There's a physics parable (I'm sure you've heard it) about six blind men
        and an elephant. Each tries to describe the elephant from their
        perspective,
        which of course comes from their experience. We are those blind men
        when it comes to micro-physics. We simply don't have the same kind
        of sensory experience at the atomic-level that we have at the macro-level.
        Some micro-phenomena may seem familiar to us -- comparable to everyday
        experience. But, can we conclude that micro-scale behaviors are best
        described using our macro-scale experiences?

        >The
        > idea is that other more practical people can use my way of seeing things
        as
        > a framework when they try and find new cleaner and renewable sources of
        > energy etc.. Also, I very much want to save future generations of physics
        > students from having to twist their minds around Einstein's notions, which
        > are largely wrong or irrelevant.

        Interesting... which notions of Einstein's are wrong?

        >
        > > Then consider that all you need to define a ruler are two
        distinguishable
        > > points. There are some interesting consequences to this line of
        > reasoning.
        >
        > To me this seems a problem for philosophers, not physicists.

        Well, how about this. If I choose two electrons to define the end-points
        of my ruler, then with respect to this ruler, is the speed of light
        constant?

        > > How are particles and the aether different?
        >
        > See my phi-waves paper (there's a link from the front page of my site).
        The
        > particles are wave centres or groups of them. They are formed of aether,
        > which can either flow right through them or move with them. I think it
        > probably only moves with them to any significant extent when they are part
        > of a large body. Quite how large remains to be discovered.

        Here's a question for you. How is it that a wave propagates?


        Regards

        Jack Martinelli

        http://www.martinelli.org
      • Adrian
        Dear Caroline, Adrian has all along been talking what you call frames of reference as Kepler s xyz grid with time entrant as Art of Memory devices which are
        Message 3 of 6 , Feb 1, 2001
          Dear Caroline,

          Adrian has all along been talking what you call frames of reference as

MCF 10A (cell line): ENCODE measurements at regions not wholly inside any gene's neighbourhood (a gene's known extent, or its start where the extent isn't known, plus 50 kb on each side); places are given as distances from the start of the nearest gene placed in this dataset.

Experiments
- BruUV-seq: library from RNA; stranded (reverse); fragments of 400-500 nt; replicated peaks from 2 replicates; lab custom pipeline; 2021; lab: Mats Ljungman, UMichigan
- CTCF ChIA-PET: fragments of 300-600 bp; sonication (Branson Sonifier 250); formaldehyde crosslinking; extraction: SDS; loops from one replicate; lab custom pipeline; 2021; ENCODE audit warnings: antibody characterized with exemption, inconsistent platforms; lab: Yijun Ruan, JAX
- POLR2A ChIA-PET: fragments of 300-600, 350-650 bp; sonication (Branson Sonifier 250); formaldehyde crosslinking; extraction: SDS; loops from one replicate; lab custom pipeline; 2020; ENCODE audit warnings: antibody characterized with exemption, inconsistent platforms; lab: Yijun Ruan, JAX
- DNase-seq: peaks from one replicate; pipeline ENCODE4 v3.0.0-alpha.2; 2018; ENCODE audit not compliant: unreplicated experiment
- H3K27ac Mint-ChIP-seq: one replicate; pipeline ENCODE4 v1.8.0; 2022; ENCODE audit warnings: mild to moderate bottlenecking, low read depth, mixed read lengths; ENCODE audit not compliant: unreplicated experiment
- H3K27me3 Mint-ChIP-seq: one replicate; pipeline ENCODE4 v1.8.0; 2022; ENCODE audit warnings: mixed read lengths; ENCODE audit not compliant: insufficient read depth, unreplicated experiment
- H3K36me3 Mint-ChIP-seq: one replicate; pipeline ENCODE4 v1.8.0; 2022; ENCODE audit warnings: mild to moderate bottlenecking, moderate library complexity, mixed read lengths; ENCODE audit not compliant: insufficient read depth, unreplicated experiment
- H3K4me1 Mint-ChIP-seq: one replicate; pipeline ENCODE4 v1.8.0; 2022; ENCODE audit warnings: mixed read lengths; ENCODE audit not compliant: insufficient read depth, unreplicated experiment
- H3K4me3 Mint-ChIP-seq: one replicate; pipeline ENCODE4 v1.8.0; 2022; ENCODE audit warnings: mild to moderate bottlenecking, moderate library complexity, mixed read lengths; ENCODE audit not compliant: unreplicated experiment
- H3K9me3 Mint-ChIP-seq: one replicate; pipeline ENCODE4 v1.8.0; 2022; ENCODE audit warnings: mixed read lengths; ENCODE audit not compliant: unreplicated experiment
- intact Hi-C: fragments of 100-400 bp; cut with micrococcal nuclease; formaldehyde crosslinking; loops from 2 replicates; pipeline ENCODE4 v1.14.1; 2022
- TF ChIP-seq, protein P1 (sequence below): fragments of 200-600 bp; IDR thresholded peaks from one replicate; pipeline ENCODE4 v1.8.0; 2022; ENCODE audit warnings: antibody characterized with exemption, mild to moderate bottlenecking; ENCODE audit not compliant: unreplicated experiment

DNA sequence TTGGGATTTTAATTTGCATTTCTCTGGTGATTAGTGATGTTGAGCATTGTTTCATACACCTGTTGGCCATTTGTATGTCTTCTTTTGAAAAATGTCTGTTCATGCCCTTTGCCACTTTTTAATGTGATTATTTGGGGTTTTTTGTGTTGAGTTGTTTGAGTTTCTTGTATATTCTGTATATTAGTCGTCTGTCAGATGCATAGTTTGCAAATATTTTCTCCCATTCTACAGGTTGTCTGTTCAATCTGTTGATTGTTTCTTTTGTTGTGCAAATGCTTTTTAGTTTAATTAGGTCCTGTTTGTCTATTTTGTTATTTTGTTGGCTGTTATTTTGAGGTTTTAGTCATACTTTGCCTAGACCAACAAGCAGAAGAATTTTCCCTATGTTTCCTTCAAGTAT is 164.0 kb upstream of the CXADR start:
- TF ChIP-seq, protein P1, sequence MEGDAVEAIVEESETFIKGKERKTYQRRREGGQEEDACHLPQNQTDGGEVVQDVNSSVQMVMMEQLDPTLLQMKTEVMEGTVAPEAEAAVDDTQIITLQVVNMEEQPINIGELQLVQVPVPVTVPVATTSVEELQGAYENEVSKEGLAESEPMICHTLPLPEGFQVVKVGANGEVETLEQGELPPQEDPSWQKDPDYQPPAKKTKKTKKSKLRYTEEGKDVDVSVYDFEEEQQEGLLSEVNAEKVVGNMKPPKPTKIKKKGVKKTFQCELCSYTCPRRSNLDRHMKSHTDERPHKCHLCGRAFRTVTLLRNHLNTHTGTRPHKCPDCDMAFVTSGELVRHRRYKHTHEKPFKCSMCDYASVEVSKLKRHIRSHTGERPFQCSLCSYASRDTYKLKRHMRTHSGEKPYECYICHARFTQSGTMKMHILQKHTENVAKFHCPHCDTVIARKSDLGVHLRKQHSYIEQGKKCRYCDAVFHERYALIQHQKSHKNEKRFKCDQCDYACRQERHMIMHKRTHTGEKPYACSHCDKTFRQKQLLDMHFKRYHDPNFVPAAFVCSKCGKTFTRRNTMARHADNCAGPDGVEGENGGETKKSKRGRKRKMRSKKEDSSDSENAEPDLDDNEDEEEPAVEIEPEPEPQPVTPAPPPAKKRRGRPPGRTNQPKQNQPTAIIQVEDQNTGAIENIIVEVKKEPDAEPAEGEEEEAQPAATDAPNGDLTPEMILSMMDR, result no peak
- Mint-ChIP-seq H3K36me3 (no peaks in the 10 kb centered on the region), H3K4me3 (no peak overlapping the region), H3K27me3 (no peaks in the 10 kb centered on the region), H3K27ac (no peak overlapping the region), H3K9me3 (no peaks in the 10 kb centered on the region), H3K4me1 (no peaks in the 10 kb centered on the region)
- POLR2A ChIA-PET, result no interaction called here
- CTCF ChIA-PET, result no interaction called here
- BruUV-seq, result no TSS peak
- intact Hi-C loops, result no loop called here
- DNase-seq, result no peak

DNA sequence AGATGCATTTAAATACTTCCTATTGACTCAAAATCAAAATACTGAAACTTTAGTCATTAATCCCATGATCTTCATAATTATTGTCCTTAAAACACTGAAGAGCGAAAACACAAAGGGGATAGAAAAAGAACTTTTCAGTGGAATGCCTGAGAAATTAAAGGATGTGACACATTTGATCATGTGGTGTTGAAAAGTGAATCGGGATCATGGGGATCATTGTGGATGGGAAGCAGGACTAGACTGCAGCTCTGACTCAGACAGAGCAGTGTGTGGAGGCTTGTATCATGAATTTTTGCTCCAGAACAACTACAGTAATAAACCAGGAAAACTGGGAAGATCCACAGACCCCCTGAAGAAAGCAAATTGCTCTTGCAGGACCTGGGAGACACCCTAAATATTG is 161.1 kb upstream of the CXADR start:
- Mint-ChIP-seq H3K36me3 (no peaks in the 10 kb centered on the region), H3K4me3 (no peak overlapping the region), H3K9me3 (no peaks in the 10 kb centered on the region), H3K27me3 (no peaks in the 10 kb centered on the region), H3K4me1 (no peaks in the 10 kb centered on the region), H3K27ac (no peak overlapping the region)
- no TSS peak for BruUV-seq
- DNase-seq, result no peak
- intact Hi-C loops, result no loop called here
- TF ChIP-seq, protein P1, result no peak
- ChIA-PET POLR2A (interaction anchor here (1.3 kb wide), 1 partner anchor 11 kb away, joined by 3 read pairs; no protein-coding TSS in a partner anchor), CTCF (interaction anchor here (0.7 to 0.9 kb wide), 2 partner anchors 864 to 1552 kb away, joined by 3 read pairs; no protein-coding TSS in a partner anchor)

Kepler's xyz grid with time entrant as Art of Memory devices which are world
          models which do this mythic and symbolic fashion. It's written up as a paper
          on Karl Jaspers Forum. and a book "The glue and solvent of the Universe". As
          he worked out from myth one has it as;

          1: Let the world equal an Infinite Point,
          since it has no scale it can be anything from large to small. So to make a
          yardstick one declares it as small, as did Euclid too and not Pythagoras and
          which Democrius picked up on as the atom, and
          2: Let there be an infinity of such points.

          All we need now is a sacred geometry device, written up how to do in other
          books, made as follows. From pre-dawn heliacal sightings of locally relevant
          stars and planets one draws a circle and reverse half circle a "flower" on
          this and then contruct a square by Fibonacci proportions such that the
          square, by fractions 7 to 11 number base, equals the circle. By judiciously
          picking where certain lines cross one drops perpendiculars to a base line to
          devise any kind of yardstick whether it is yards, meters or wersts, now
          commensurate to a grand circle as the path of the sun such that a given
          length of time equals a given trace on the surface of the earth, which,
          because the earth is not a circle, will vary locally for distance, hence the
          variety of early measuring systems. BUT the method of construction is
          everywhere the same. I'll ignore here how one makes weight commensurate too.

          From this abstraction one takes a yardstick and declare that.

          3: for any given and uniform unit let it contain a same number of IPs.

          Now we can treat the world in both symbolic and numerical fashion but the
          snag is, inversely for circle to earth, that reality does not use uniform
          units, hence we get a variety of calendars to make that awkwardness
          disappear, by way of fractions, and of which it turned out the South
          American one is the more accurate..

          IN order to attain to a calendar one uses that Highest Common factor to
          Lowest common denominator trick which comes out as the Niniveh Constant
          Murice Chatelaine found to be 195,995,200,000,000 and into which one can
          park every planetary orbit in whole numbers by way of the second. From a
          minor error Maurice Chatelaine, deduced this was done in 84,000 BCE as the
          only time such an error could not have been detected. It's in "Our ancestors
          came from outer Space" Pan, chapter 1. Since he contributed several patents
          to the Nasa space jump he cannot be quite lunatic. And besides the numbers
          fit.

          So now we have a calendar system too, all which needed to start farming. The
          strange obsession to find out what it IS< arrived from Aristotle's Logic
          which takes A = B as a full identity when words came to be the main item on
          the menu which happened somewhere in the mid 2nd millenium BCE in the Middle
          East, most likely Egypt. Things can only be "absolute" when imagined as
          *perfect# and we are now finding out that our perfected method does not
          quite match how reality runs the show. The basic symbols of this Cross of
          Sacrifice as it was once called in epistemological mode are

          EMpathy to "identify and an-identify" symbols with parts of the universe .
          ANAlysis to make maps and pathways for events
          SYNthesis by way of beliefs, embedded in myths

          I won't bother you with the other assignations but its four corners of the
          universe are found as

          UNiversal, for the gleam in the eye of the beholder, as that A seems like a